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Ralph Vaughan Williams

Boult conducts Vaughan Williams Symphony No 4

1965. Royal Albert Hall, London
This recording of Sir Adrian Boult conducting Vaughan Williams' Fourth Symphony was made at a concert at the Royal Albert Hall in 1965
Composer Ralph Vaughan Williams
Conductor Sir Adrian Boult
Ensemble Royal Opera House Orchestra
Genre Symphonic concert

This recording is a rarity by way of the ensemble he is conducting in a work he had premiered in 1935 and subsequently performed many times – but only on this one occasion here with a group that was not one bit familiar with it: the Orchestra of the Royal Opera House Covent Garden, playing the Symphony No.4 by Vaughan Williams. This was the final item in a BBC Promenade Concert on 21 July, 1965. Thirty years earlier at its premiere the symphony’s predominantly dissonant and often fiercely explosive character was something of a bolt out of the blue to a 1930s Britain that had never imagined a Ralph Vaughan Williams of such turbulent vehemence. Ever since then people have conjectured a reflection of war, specifically the First World War, in the music, although the composer was highly irritated whenever he heard that implication spoken or written. He used to say it is “pure” music, with no external associations – and the furthest he was prepared to go was his often quoted remark “I don’t know whether I like it, but it’s what I meant.”

Sir Adrian, however, who was a personal friend of the composer, said in an interview with Robert Layton: “I always feel that the Fourth, coupled with Dona Nobis Pacem, got the war off his chest. Some other people think that it was a personal thing, that he realised at this time that his first wife was not going to get better – she was very badly crippled with arthritis. Anyhow, he was getting something evil off his mind”.  What is indisputable, at least to this writer, is the mastery with which Sir Adrian in this performance propelled and controlled the symphony’s tortuous rhythms and tumultuous textures, and the spell of mystery that his conducting cast over the, in strongest contrast, hushed reflective parts of the work. I personally experienced this magical kind of atmosphere that he could conjure up on some of the occasions when I played for him in my orchestral days of more than half a century ago – in contemplative or poetic passages the looseness of beat yet sureness of shape in his conducting truly could create an almost other-worldly aura. Conversely he was a crack expert at obtaining pistol-shot attack when he wanted: watch out for your life at the very end of the symphony – even though a momentary lapse in ensemble from the cymbal in the penultimate chord earned the player one of his “death-rays”. We have decided not to erase it as in fact it engendered an added extra tension in the silence before the massive slam at the end.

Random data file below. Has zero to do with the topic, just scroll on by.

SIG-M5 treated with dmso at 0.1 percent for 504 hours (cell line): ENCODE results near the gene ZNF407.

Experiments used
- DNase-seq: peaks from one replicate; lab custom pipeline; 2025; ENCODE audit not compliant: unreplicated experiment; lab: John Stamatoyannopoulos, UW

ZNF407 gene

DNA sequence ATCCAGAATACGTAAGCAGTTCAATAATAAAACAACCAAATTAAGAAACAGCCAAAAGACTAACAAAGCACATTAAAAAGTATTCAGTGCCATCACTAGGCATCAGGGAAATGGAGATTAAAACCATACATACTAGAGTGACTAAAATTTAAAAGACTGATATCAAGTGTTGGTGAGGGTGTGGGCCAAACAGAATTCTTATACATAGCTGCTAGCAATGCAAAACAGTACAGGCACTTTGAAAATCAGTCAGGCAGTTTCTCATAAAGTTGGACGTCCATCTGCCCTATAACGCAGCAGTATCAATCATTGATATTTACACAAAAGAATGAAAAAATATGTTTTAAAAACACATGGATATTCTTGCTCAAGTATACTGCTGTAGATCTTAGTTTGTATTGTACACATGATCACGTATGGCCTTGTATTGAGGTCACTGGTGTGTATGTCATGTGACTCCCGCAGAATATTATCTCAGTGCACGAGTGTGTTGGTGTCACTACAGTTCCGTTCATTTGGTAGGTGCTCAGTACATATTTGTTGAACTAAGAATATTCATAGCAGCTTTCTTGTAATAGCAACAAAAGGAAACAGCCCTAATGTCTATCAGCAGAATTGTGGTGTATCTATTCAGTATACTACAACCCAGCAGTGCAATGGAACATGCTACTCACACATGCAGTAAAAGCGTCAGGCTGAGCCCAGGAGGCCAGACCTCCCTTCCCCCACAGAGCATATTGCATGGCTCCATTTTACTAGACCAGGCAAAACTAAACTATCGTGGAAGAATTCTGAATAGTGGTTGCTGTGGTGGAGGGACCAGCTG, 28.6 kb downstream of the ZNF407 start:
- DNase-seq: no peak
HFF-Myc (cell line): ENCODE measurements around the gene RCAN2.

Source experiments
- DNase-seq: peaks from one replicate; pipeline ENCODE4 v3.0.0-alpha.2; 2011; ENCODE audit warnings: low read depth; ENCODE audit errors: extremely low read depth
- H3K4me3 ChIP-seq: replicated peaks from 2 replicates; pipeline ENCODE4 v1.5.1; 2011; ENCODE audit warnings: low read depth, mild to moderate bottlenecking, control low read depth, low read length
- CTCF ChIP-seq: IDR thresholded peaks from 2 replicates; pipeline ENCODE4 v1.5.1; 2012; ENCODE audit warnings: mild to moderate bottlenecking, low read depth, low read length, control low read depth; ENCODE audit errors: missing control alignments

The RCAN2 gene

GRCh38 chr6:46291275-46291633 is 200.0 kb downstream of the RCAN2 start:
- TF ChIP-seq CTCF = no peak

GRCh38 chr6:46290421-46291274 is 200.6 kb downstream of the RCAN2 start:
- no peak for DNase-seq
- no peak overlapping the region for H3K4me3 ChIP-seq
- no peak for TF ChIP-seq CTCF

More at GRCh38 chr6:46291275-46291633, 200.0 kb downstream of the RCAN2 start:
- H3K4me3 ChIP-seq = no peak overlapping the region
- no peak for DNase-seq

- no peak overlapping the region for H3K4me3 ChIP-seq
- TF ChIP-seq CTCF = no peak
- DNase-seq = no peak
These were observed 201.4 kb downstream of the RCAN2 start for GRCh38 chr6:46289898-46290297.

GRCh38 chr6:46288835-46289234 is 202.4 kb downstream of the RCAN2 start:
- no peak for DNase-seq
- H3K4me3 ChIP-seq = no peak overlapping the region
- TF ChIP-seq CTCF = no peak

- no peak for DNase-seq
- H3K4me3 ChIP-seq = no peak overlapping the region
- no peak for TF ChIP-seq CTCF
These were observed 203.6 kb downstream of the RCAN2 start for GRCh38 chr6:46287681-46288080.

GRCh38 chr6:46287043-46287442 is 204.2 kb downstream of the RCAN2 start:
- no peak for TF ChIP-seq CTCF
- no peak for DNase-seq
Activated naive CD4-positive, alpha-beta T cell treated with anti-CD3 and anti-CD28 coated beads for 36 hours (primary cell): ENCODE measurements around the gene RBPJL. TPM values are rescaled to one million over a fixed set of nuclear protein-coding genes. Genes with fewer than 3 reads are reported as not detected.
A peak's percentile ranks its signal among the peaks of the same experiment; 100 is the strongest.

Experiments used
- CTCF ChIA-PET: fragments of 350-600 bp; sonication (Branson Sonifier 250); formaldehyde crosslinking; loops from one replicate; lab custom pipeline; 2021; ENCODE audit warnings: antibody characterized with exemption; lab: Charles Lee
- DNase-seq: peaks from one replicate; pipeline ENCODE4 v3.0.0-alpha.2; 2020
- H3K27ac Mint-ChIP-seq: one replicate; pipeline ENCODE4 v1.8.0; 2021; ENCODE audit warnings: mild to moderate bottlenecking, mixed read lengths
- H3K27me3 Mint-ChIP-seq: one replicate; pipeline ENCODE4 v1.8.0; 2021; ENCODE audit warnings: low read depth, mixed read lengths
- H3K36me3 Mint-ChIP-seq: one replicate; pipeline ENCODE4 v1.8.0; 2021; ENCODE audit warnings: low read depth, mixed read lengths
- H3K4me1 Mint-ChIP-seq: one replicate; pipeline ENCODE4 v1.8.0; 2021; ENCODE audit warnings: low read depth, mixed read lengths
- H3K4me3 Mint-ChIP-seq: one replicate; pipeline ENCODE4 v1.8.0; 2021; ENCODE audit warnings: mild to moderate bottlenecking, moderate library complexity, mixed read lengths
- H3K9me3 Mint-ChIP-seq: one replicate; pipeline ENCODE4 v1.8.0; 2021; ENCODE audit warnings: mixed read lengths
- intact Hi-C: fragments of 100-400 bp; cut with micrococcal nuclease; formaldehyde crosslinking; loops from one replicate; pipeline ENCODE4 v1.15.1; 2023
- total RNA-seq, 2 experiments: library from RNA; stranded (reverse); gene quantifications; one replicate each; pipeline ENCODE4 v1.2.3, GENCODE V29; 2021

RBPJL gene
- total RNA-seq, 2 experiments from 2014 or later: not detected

Jon Tolansky © 2023

Ralph Vaughan Williams (1872 – 1958)

Symphony No 4 in F minor

  1. Allegro
  2. Andante moderato
  3. Scherzo: Allegro molto
  4. Finale con epilogo fugato: Allegro molto

This recording was made on July 21, 1965.

It is from the Tolansky/Tschaikov Collection at Music Preserved.

Sound Restoration and Remastering is by Paul Baily.

It has been released on CD by SOMM Recordings as part of their album devoted to Boult conducting works by Berg, Stravinsky and Vaughan Williams (ARIADNE 5024-2).  Full details from

We are very grateful to SOMM Recordings and to Jon Tolansky for allowing us to use their material.



  • The Orchestra of the Royal Opera House
  • Sir Adrian Boult

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